The battle over bankruptcy reform seems to be an ongoing struggle between the would-be reformers and those who feel that debtors’ rights would be adversely affected by reform of the bankruptcy laws. Despite the differences in opinion, many lawmakers agree with creditors that loopholes in the law need to be closed.
Debtors may be able to discharge some or all of their older income tax obligations in bankruptcy. Dischargeability of these taxes turns on the question whether or not they are “priority” claims. Tax obligations that are non-priority are dischargeable.
Certain property settlements are not dischargeable in a Chapter 7, 11 or 12 bankruptcy case, but remain dischargeable in Chapter 13 cases. Support, alimony or maintenance that is incurred by the debtor in the course of a divorce or separation or in connection with a separation agreement, divorce decree or other order of a court are generally not dischargeable.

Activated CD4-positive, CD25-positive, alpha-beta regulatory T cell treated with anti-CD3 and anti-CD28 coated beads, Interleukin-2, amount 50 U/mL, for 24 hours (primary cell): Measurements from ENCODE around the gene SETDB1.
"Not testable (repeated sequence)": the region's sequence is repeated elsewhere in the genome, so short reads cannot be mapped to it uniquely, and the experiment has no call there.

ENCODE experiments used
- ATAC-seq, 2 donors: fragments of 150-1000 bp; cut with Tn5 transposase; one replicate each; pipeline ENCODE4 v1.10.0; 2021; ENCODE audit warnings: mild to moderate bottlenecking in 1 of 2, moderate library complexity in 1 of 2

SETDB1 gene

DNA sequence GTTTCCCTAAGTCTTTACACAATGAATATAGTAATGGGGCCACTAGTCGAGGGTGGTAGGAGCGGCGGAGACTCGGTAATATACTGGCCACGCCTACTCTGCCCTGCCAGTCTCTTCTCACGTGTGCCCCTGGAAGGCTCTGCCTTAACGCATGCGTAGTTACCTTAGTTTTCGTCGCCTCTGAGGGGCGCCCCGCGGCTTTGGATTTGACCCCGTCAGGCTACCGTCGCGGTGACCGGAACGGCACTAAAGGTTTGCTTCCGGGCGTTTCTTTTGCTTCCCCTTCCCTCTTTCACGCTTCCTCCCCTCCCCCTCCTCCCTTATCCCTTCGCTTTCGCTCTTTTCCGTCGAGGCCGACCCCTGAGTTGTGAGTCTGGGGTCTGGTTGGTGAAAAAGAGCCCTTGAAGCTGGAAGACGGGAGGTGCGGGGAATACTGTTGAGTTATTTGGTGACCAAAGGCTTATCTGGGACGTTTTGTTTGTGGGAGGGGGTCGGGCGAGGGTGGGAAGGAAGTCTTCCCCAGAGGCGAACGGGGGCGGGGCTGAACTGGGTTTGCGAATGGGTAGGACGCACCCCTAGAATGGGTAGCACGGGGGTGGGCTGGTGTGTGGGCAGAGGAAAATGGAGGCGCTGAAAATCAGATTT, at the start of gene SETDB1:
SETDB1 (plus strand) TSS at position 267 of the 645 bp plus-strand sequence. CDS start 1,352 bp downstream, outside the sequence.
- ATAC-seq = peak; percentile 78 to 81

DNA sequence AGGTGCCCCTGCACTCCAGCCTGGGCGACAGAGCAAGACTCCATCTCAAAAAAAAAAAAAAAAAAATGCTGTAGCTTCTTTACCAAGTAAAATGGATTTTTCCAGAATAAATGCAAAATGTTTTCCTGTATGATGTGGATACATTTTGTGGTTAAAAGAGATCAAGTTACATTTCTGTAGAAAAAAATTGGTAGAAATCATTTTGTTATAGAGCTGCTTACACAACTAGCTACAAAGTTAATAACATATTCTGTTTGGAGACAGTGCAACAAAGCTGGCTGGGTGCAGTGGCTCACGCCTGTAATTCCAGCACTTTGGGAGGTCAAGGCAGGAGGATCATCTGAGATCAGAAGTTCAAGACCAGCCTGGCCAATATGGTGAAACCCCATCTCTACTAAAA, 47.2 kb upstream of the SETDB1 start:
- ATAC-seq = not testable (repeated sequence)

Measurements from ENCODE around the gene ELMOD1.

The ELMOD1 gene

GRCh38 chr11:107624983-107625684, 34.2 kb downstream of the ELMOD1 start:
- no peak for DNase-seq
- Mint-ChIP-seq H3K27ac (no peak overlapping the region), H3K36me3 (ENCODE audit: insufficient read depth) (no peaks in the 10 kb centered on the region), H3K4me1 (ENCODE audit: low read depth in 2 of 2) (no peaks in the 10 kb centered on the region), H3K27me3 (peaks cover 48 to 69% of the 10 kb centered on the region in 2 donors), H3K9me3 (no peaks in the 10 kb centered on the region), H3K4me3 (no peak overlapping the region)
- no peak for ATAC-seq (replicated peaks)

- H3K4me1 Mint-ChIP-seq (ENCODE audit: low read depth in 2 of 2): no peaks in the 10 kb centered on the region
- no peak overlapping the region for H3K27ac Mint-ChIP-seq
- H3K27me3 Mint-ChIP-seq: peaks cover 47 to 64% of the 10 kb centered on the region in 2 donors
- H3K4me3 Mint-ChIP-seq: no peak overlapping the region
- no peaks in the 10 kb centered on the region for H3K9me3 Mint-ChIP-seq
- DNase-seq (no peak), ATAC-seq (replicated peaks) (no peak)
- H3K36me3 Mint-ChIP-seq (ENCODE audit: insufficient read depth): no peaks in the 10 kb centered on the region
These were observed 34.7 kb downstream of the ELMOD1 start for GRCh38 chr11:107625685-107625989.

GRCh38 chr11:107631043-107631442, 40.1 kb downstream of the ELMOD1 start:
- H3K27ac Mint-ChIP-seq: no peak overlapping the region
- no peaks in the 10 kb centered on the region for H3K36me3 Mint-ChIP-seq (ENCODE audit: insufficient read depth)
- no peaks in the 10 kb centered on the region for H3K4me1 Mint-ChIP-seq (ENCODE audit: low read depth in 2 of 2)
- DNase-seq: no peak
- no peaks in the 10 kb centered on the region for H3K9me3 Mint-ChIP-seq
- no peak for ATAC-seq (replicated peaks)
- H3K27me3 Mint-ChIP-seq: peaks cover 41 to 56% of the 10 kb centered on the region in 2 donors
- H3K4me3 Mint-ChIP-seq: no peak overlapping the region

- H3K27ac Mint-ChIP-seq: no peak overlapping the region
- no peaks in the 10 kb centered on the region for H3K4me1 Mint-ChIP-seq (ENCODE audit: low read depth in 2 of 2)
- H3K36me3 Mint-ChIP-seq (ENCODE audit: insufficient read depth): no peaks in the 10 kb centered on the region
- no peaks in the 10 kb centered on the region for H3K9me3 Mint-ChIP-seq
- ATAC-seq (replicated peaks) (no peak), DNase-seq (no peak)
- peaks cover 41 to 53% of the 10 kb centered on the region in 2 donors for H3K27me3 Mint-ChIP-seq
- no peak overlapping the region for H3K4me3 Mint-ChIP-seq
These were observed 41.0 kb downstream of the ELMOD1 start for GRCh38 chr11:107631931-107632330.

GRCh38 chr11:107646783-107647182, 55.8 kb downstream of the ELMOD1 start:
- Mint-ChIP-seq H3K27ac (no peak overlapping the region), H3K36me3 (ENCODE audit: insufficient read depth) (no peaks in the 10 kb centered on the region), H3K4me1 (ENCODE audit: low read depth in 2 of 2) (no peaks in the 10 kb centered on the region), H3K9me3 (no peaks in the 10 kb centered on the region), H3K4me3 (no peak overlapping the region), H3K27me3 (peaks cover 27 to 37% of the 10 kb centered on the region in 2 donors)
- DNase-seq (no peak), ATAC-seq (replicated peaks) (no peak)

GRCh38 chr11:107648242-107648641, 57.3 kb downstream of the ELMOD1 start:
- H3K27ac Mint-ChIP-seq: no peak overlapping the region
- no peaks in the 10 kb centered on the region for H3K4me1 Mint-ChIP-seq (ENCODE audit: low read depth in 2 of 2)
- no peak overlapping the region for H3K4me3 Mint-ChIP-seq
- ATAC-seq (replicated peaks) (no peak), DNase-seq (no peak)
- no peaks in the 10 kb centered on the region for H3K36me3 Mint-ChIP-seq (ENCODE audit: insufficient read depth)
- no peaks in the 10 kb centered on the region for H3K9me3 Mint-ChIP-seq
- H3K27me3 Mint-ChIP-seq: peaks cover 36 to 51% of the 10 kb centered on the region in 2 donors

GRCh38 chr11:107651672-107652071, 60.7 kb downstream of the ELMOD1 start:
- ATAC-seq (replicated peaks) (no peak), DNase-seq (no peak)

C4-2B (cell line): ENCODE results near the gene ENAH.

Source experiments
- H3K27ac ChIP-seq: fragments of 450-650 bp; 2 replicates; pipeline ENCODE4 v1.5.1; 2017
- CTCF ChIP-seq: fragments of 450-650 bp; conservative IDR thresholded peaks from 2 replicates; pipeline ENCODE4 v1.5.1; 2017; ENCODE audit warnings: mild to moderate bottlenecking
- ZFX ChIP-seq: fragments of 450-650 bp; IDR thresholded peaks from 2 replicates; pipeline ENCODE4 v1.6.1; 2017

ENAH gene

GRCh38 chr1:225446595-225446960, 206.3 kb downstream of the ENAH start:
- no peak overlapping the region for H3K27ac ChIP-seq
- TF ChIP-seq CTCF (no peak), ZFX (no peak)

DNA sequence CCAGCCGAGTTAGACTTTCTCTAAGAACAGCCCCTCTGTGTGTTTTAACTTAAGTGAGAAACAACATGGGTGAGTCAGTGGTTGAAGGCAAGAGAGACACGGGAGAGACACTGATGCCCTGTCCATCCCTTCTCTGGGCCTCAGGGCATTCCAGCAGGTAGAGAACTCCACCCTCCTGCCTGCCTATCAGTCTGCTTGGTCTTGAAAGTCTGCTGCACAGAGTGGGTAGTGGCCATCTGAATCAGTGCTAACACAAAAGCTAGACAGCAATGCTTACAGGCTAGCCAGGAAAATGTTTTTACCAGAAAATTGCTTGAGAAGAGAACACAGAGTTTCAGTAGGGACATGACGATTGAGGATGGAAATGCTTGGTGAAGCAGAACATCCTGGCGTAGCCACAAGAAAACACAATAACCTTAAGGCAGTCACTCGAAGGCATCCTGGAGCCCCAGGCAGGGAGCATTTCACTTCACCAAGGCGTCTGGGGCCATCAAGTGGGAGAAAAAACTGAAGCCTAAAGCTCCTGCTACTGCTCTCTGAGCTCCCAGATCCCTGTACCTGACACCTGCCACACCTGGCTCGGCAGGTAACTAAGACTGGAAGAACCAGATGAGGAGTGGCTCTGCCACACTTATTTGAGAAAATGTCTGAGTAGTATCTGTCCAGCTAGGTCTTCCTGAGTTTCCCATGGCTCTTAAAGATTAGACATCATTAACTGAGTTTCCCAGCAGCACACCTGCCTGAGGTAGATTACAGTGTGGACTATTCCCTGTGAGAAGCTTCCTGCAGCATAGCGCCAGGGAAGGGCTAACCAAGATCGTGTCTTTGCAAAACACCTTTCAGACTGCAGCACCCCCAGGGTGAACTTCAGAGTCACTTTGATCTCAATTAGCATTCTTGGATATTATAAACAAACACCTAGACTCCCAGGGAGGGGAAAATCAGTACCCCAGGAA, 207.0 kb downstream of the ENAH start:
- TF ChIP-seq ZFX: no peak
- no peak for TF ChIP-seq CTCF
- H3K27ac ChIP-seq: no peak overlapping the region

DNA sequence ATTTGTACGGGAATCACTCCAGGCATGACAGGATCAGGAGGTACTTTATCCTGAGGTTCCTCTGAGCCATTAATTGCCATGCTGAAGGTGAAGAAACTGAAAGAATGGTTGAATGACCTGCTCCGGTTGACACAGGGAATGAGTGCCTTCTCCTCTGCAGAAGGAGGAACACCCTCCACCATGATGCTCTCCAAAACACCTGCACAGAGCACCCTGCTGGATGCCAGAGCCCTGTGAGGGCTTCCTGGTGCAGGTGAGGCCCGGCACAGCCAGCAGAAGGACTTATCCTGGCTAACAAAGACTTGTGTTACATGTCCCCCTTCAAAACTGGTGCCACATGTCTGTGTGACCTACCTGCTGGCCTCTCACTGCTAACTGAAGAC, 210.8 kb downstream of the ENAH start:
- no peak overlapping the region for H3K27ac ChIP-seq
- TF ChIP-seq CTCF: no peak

Discharge of indebtedness is the process by which a Chapter 7 debtor eliminates a debt during bankruptcy proceedings. A creditor or lender cannot collect a debt that has been discharged.
Chapter 12 provides that a standing trustee will be appointed in each case, but in the ordinary course, actual operation of the farm will remain with the debtor. Additionally, the debtor, as debtor in possession, has all rights, responsibilities, and powers, as would a debtor in possession under Chapter 11. Chapter 12 does not provide for the appointment of creditors’ committees.